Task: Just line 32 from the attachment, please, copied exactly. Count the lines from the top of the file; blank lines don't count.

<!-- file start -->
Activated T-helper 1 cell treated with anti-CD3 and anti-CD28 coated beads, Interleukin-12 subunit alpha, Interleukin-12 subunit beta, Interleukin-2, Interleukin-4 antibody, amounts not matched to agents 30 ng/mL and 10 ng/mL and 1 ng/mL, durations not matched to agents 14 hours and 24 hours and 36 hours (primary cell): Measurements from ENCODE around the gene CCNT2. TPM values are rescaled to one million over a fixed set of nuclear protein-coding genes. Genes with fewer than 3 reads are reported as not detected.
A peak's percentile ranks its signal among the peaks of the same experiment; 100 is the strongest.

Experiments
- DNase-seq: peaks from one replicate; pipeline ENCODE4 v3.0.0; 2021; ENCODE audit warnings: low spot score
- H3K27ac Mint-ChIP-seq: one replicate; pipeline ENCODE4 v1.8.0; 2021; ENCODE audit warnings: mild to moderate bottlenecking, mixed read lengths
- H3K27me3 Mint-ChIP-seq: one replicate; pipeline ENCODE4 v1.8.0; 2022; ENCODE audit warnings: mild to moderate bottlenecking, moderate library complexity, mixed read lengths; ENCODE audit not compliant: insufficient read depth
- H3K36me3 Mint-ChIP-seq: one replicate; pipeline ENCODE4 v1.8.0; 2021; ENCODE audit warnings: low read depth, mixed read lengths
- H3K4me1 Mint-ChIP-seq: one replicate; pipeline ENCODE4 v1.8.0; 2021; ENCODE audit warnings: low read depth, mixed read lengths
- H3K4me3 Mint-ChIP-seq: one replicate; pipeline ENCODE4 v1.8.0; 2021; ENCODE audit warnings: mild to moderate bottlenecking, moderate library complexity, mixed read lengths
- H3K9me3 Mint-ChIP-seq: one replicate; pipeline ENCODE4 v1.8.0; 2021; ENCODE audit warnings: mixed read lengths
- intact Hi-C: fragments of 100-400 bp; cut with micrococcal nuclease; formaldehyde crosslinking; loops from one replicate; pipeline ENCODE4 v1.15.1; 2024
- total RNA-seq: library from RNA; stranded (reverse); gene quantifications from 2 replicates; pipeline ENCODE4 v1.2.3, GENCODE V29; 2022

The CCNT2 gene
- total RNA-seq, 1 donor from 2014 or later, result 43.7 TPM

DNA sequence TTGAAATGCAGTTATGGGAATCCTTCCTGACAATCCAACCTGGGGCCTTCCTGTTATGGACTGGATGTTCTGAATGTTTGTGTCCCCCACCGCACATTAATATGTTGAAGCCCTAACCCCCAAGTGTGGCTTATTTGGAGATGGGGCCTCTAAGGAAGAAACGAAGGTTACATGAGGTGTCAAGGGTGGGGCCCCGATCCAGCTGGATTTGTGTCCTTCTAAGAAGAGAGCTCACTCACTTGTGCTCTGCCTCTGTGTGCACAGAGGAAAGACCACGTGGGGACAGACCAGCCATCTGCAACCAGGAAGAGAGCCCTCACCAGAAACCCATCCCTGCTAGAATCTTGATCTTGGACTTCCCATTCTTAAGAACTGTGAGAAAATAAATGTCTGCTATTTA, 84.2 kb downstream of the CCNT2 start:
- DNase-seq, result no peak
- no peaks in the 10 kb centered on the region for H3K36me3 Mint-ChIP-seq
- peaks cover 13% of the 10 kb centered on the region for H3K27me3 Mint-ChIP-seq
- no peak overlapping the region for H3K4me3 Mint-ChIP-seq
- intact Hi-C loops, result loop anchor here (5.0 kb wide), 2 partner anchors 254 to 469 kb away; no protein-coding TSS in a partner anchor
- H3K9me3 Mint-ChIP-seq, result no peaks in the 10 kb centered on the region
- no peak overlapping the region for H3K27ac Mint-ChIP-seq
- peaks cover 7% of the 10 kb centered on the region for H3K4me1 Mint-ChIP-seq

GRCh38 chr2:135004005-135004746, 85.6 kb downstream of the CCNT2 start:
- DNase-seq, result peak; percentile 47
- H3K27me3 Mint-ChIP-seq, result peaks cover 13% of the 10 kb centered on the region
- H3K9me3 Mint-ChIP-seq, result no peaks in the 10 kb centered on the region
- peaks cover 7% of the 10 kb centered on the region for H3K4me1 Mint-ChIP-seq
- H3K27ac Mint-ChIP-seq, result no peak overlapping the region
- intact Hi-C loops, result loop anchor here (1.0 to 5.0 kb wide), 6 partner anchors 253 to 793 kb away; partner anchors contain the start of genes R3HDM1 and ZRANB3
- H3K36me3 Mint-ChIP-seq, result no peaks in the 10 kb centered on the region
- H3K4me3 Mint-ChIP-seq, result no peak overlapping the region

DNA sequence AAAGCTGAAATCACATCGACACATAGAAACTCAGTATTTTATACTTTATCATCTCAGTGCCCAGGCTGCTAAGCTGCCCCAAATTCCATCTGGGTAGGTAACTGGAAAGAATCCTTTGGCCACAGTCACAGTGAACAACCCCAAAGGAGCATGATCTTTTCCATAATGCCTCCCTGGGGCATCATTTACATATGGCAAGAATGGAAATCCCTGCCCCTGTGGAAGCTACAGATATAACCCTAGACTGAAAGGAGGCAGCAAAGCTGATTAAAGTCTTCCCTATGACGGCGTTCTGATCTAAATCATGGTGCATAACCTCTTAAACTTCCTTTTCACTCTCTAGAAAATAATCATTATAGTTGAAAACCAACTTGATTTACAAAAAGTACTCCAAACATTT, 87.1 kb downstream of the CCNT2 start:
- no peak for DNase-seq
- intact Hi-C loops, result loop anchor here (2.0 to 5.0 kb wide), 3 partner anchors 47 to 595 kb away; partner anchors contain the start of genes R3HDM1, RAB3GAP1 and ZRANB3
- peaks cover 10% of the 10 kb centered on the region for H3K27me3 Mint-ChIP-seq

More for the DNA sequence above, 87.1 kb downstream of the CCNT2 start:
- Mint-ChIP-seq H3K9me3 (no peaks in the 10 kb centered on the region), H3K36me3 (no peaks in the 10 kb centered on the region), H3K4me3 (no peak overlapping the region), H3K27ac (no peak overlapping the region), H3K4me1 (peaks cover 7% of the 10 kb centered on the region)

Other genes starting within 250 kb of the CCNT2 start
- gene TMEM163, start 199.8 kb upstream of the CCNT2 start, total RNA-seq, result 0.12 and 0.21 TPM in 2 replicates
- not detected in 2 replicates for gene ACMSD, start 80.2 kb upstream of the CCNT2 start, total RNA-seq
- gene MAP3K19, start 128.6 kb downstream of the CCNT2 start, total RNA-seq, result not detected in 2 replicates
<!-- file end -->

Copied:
- H3K4me3 Mint-ChIP-seq, result no peak overlapping the region